Bristling Brock speaks out...


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Despite the political rhetoric it is hard to see how the PM can square the argument over the customs 'backstop' plan and at the same time fulfill the Brexit mandate to a satisfactory level of acceptance.   The inevitable scenario this creates is that there will either be a very soft Brexit extending in many respects beyond 2020 (and for 'soft' read a continuing associate membership of the EU) or a very hard Brexit where no satisfactory deal is agreed and we just pack our bags and leave.   It is equally hard to see why the Irish border issue should be so problematic and also why it should be being regarded as a British problem rather than an EU problem.   That this could be the defining issue that guides the final outcome of the negotiations seems absurd - if we have no deal then there will be a hard border - but that border will exist on both sides of the frontier; if we have a a deal that by any other name means we effectively stay in the EU customs union for an undisclosed period of time then we do not have Brexit, rather a devious manoeuvre that still has us shackled to the increasingly chaotic EU - but a soft border with Ireland.   It is just as hard to fathom why the government argue that an electronic customs border cannot be put in place within the remaining time left before the negotiating door closes on Brexit next March.  This is bunkum even by Westminster standards.   We are one of the most advanced technical nations in the world and it is not beyond those capacities to introduce a workable electronic border.  What we all might ruminate upon is that it is not the technology that is lacking but it is the following of EU procurement rules that is dogging any progress on this.   Why on earth are we so hung up on the EU procurement rules when the whole purpose of Brexit is to rid ourselves of this and many other bureaucratic nightmares ?   Get wise in Westminster - screw the EU procurement rules and organise a contract with a British technology company that can get on with delivering the solution.  If we awarded such a contract to a foreign company, God help us in the future !

Our governance is being just as short-sighted by allowing Russian 'black' money to be effectively laundered through British financial institutions.  After the Salisbury incident it is incredible that no measures have been taken to isolate, freeze and suspend Russian financial trades through the City.   What does our esteemed government think it is doing in allowing this vile traffic to continue ?  By default it is supporting organised crime, exploitation, abuse of human rights, slavery, prostitution and vast amounts of drug trafficking - just the stuff we really want to be connected to from this aggressive and totalitarian state.   And what happens to the profits they glean from trading through the City ?   What happens is that all these criminal practises start to migrate to the source of the money - in this case, the UK, making our towns, cities and countryside a haven for every Eastern European rogue out for a buck.   We already have enough criminals established here.   Enticing more is nothing but utter stupidity.  And this says nothing about our foreign policy reactions to Russian expansionism - that's an entirely separate story of woe !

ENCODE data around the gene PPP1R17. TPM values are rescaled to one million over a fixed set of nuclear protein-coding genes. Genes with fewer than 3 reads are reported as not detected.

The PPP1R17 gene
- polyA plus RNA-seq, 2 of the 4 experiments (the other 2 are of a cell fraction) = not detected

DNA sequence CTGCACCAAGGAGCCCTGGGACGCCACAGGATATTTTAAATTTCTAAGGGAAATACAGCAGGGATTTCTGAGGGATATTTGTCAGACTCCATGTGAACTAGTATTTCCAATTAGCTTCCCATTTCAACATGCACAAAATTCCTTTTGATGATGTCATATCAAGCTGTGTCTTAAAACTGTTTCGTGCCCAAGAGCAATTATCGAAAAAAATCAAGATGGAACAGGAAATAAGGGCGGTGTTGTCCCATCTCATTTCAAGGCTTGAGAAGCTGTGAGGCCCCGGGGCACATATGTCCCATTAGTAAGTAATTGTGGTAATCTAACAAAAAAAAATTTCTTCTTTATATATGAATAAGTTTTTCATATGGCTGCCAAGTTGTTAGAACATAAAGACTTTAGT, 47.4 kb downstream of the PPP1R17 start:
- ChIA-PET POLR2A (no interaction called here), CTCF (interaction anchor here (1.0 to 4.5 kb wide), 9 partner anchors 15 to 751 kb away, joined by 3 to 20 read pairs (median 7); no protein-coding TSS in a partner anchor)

Israel is still shooting Palestinians and rattling sabres with Iran and yet the UN sits on its hands and makes mealy mouthed protests that wouldn't deter a mouse.   As a global community we let ourselves down enormously by dual standard reactions to events in some of the world's hot-spots - though in truth the UN has been an abject failure across the board for the last half century or more.  That Trump has openly sided with Israel and effectively dismissed the notion of a free Palestine (with or without a Hamas government) and beligerently opened up the new US embassy in Jerusalem has given the Israeli's carte-blanche to do what they like against whomever they please in the name of 'defending' themselves.  The glint of cleverness in Trump's Korean strategy has been instantly doused by his actions in the Middle East.

And staying on Trumpland for a moment longer, his stoking of trade war sanctions and tariffs against China is yet another example of his lack of understanding about anything.   Bully boy tactics might have just worked on North Korea but they won't work on an economy as powerful as China's.   Someone smart once said a long-time ago that we should 'Let China sleep on for when it is awoken, the world will tremble'.   China is certainly not asleep and whilst we might not like much about its politics and style of international business, prodding them with a sharp trade stick will affect us all.   You might like to ask your so called friends and neighbours, Mr Trump, and find out what the collateral damage might be on them before you start trying to Lord it.

And lastly - John Bercow.   What a nasty specimen he has turned out to be.   Whilst I'm all for parliament having a few more characters and personalities in the House (it's desperately grey and lack-lustre at the moment) this odious little man needs to be shifted.   But I'm sure he'll survive in post under current circumstances.



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